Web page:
Fabulous recipe!!!

  15. Gail says:

    Roses make the most delightful surprise. You have mastered the art of a beautifully crafted cocktail. Cheers! 🍃🍷🌸🍃🍋

    1. Thank you Gail! The flavor is a surprise, but it is subtle too.

      1. Gail says:

        I made “sugared rose petals” once to put on cupcakes. It was divine. 💕🍃🌸

      2. It’s fun, isn’t it? And they keep fairly well too unless we have prolonged humidity. I usually have some sugared violets tucked away for cupcakes, too! 🥀💕

  16. terrie gura says:

    Oh. My. Goodness. Would I like a little ribbon of rose syrup drizzled over brie? Why, I certainly would. Let me put on a pretty hat, and I’ll be over about 4:00 today. Does that work? <3
    I'm swooning…and rose and strawberry sangria, yes please!

    1. Yes, just a touch…

  17. Ally Bean says:

    As much as I like the scent of roses, I don’t like the flavor of them. Odd, but true. However your photos of what you made are charming.

    1. Thank you Ally! True, the flavor is not for everyone, but when it is subtle it is often not identifiable.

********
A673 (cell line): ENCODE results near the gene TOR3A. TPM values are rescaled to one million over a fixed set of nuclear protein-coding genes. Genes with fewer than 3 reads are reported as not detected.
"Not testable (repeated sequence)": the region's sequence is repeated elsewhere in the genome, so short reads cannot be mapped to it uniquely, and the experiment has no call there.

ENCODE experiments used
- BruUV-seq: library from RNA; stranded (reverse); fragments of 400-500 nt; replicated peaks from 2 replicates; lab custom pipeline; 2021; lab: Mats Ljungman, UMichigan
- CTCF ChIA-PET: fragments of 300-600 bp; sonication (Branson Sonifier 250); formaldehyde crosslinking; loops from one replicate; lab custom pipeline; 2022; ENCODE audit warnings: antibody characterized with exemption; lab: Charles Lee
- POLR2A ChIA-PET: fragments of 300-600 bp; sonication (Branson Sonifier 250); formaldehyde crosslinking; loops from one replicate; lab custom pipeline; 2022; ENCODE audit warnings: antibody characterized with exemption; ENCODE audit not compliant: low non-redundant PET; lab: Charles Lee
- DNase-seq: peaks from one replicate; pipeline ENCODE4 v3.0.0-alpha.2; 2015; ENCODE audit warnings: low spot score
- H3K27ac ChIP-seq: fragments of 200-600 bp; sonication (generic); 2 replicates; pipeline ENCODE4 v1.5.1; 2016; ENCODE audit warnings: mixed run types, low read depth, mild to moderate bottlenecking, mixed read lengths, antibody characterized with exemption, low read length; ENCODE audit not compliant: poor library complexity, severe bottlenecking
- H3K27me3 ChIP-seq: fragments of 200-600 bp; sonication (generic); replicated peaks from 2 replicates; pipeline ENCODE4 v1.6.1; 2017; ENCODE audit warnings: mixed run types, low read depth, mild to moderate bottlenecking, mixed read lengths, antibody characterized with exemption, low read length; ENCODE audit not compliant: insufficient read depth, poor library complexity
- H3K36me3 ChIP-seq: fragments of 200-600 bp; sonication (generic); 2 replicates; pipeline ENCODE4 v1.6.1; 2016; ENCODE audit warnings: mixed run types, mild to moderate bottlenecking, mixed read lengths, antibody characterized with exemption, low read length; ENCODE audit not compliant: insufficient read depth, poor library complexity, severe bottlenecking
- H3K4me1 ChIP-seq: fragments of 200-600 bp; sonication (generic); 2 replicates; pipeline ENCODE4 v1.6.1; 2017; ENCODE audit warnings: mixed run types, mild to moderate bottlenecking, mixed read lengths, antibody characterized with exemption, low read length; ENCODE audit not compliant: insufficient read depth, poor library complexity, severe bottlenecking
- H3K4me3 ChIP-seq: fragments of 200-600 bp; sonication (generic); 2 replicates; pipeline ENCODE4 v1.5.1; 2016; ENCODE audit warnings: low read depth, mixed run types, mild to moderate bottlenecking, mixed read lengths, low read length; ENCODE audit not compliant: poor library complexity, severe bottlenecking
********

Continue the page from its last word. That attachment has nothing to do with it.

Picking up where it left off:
18. That hit the spot Dorothy.. I love drinks like this have bookmarked the recipes…hugs

    1. Hope you enjoy them as much as we have!

      1. I am sure I will Dorothy we have a berry farm shop just down the road..perfect place to buy them..hugs

  19. Christy B says:

    I have yet to grow roses in my garden. But I really like sangria! 😘💛

    1. Ah! It’s a most refreshing summer treat!

  20. Averyl says:

    Beautiful and looks delicious!

    1. Thank you Avery! They are both tasty!

  21. chef mimi says:

    Gah, I wish I could taste this. I’m not terribly fond of all things botanical, where they’re “not supposed to be!” But wow. These photos are incredible! I just might have to make this.

    1. Thank you Mimi! I love photographing there garden, and food too!

  22. That lemonade sounds good, but I must have sweetener!!

  23. Carol Taylor says:

    I’m with you on the no sugar I love tart drinks…

    1. It’s the best! And I find it much more thirst quenching than drinks with sugar.

  24. What a wonderful idea! I am certainly going to try this, I bet it tastes of summer!

    1. It tastes like the best of summer! Thank you!

  25. Lovely summer drinks!

    1. Thank you! Both are so refreshing!

  26. Stew Read says:

    Just right to help cool off on a hot day!

    1. You are so right there! Very refreshing.

  27. cakefiles says:

    Wow Dorothy! I am saving this because I want to try 😍

  28. Leah says:

    Your rose garden must be incredible! I can only imagine! I love the drinks, too, on your post. So summery and the pictures are lovely. 🙂

    1. I’m glad you enjoyed your virtual stroll in the garden. It’s a fleeting, but exquisite, season!